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Ben Halpern
Ben Halpern

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The Three Rules of Snakes: A Management Metaphor from Netscape's James Barksdale

I stumbled across this anecdote from former Netscape CEO James Barksdale. I'm sure this concept is not without its defects, but it is an interesting way to think about things for software teams.

Well, when we were first getting started at Netscape, and I was the old man working with Marc and all of his 18-year-old buddies, it seemed like they used to love to have get-together meetings to discuss problems that could have easily been resolved at the base level. They could have just taken care of it.

So, the first rule of snakes is, if you see a snake, which is a problem — I had to explain that to one lady who accused me of not liking snakes — you kill it. You don’t shoot it, by the way, you kill it. It’s hard to shoot a snake. Anyway, you kill it. Just take care of it.

The second rule is, once it’s taken care of, don’t keep having debates about it, which is don’t play with dead snakes. And one time, Marc may remember, I cut off the heads of a bunch of little rubber snakes and threw them out in the audience of Netscapers. They loved that and stuck them on their cubicle walls to remind them. Just keep moving forward. Even if you’re wrong, just keep moving. We were so anxious to get products out the door, and we were at lightning speed, thanks to Marc and his folks, we just wanted to keep moving. So, don’t play with dead snakes.

And the last point, which is to me the most important and salient: all opportunities start out looking like a snake. If it wasn’t a problem, there is no opportunity. Because opportunities come from solving problems. So, kill it, don’t play with it, and then they all look like snakes in the beginning. The great business successes have all come from solving some seemingly insurmountable problem. Or non-obvious problem.

I'm not one for killing animals, but I do find this interesting otherwise. We definitely have a similar principle at DEV articulated as "solve the problem at hand", where we look to kill the snake in front of us, not find the solution for killing all future snakes we might encounter.

This is also portrayed in this classic XKCD...

What are your thoughts on this metaphor's applicability?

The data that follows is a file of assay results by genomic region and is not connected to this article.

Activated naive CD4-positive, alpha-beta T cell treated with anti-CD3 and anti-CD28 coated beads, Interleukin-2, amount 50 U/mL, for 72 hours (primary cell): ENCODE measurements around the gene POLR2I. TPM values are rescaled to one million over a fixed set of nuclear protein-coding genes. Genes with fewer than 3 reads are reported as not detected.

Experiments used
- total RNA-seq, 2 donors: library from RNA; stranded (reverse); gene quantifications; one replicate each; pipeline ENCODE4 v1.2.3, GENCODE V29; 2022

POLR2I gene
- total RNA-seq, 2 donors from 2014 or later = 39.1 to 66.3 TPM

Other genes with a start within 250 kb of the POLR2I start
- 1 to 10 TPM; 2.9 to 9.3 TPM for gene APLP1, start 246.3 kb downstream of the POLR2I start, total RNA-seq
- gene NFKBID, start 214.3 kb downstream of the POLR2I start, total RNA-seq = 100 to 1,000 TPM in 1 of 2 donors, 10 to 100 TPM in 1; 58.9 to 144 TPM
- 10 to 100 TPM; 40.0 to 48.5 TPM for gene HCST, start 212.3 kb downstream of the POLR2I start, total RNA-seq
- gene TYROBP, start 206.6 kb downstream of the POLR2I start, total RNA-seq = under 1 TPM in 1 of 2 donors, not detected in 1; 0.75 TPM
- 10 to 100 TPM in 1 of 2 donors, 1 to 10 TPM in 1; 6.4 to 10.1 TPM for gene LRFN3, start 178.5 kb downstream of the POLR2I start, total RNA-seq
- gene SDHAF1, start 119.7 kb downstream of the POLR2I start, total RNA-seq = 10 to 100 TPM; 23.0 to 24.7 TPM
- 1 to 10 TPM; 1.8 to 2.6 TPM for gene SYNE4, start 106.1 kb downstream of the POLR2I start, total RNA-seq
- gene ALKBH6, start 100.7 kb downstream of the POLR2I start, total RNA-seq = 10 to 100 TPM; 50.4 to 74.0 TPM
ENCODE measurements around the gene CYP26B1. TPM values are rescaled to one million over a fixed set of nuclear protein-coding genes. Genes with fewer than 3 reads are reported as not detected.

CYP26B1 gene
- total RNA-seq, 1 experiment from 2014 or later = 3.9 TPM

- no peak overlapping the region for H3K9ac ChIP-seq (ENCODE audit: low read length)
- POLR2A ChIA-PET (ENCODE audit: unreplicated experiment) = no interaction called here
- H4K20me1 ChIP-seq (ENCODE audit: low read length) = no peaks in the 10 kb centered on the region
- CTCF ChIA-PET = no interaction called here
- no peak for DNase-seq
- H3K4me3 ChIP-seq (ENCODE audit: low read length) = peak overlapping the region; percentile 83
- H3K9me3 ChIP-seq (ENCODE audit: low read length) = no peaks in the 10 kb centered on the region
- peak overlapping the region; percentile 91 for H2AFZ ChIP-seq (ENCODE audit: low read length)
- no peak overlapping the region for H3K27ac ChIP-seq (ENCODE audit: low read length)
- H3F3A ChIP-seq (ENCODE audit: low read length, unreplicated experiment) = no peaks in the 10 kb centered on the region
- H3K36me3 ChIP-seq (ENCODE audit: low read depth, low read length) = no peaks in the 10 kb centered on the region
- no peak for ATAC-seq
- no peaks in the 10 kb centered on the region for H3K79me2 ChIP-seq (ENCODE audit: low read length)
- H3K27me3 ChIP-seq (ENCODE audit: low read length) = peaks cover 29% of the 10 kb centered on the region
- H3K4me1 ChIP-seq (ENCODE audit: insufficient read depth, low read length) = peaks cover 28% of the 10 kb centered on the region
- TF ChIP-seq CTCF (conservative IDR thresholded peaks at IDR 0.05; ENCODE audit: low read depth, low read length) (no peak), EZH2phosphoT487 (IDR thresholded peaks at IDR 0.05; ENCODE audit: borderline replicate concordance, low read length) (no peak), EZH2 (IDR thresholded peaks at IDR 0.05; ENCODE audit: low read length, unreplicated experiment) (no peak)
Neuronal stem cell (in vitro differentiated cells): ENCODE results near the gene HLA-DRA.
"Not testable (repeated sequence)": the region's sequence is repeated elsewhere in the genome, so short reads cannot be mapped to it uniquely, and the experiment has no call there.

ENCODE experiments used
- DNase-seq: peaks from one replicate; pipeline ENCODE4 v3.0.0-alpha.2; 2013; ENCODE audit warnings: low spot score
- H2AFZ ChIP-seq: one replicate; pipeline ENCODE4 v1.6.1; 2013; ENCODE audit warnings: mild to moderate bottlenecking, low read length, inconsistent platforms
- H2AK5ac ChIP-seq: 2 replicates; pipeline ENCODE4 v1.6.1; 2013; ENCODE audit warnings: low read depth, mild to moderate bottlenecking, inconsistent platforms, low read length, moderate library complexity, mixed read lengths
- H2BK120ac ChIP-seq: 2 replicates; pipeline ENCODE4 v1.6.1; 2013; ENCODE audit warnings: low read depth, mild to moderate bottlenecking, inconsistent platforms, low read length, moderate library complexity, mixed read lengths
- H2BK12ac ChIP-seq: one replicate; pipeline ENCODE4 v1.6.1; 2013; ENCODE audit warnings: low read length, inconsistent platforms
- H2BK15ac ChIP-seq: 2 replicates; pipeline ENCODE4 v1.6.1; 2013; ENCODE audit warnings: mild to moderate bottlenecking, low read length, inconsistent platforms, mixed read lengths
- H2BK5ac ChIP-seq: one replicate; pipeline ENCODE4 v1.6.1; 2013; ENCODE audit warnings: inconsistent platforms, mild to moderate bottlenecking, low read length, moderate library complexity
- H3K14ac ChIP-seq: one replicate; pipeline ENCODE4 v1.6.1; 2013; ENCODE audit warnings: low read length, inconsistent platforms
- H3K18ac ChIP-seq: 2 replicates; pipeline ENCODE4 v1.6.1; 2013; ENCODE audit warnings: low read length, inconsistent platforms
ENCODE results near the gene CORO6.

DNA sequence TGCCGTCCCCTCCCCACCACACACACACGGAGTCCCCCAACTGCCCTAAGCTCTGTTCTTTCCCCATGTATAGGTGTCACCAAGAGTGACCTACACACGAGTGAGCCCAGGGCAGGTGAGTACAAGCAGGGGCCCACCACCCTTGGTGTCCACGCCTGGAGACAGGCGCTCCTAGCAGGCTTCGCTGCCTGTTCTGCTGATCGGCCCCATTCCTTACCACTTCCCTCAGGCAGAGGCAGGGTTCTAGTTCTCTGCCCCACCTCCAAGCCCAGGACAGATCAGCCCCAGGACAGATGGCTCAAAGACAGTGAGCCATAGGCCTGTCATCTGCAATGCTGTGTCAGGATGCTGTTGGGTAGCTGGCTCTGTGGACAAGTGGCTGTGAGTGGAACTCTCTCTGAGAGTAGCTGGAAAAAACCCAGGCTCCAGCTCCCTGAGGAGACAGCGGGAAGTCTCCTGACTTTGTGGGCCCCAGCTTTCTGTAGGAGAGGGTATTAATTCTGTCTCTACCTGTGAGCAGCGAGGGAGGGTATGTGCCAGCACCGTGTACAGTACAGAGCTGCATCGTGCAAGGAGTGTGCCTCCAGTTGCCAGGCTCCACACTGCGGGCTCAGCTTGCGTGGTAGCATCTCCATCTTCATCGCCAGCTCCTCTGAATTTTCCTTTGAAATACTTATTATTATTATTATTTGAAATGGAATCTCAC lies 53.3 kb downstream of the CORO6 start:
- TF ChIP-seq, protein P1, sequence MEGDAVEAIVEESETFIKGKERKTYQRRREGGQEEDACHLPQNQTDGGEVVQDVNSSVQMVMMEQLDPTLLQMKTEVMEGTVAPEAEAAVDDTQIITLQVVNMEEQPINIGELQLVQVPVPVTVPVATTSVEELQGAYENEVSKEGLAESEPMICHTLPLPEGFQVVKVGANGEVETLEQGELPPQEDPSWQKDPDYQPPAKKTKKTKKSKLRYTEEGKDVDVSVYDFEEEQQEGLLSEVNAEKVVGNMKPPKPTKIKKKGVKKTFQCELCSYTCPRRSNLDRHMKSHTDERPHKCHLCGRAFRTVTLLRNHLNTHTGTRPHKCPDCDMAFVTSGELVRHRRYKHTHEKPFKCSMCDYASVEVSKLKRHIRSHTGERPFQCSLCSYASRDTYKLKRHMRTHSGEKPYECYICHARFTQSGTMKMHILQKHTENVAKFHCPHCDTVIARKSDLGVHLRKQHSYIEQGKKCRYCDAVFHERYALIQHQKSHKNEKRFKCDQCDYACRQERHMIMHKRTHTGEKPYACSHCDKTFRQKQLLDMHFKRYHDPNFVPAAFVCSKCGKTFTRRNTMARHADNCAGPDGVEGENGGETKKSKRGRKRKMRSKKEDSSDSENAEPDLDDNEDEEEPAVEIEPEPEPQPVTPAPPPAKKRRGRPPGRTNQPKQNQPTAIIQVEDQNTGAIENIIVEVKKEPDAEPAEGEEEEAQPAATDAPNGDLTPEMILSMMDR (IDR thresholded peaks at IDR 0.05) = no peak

Top comments (2)

khrome83 profile image
Zane Milakovic

Working at enterprises TOU kind of see two opposite viewpoints. I think a lot of it is tied to experience and where the person is in their career.

The first is, you have people and teams that focus on making sure no animals make it in, snakes includes. The spend a lot of time planning solutions to simple problems. Multiple meetings are set up. Multiple departments are called in. You small simple issue or problem is now a full blown war again the species of future snakes that may never come.

You then have people that are afraid of snakes and don’t tackle the actual problems. They do there Jira ticket when it’s put in front of them. They avoid the hard and complex things. They like to show progress and meet timelines, and don’t want to solve something that takes effort.

These are by far extreamly different examples. And I see them in different times in a developers career. The former is typically with some experience. Either someone who is new to a architecture role. The later is typically someone who is a year or two into the field and starting to “float on by”.

The more experience people may have conversations of the issues and the risks. And then make a decision, understanding the trade offs and how a zombie snake my bite them back in the future. These are best had with the team and transparently with business. Because it is a trade off. Progress now, or possible instability and interruptions later.

belhassen07 profile image
Belhassen Chelbi

First I think the world is going wild with this hoolywood-like what you say and what you don't. A snake wouldn't mind killing you if it finds you're a threat though. And same I'm more empathetic towards animals.

Enough real snakes, this actually reminds me of some clients where we try to discuss the products they want to make. We tend to go explore a lot of problems and the discussion goes on and on (my mistake). What I learnt is to limit the problems, discuss solutions then COMMIT for one solution, don't come back! It's like that snake will reproduce and it's so time and energy consuming.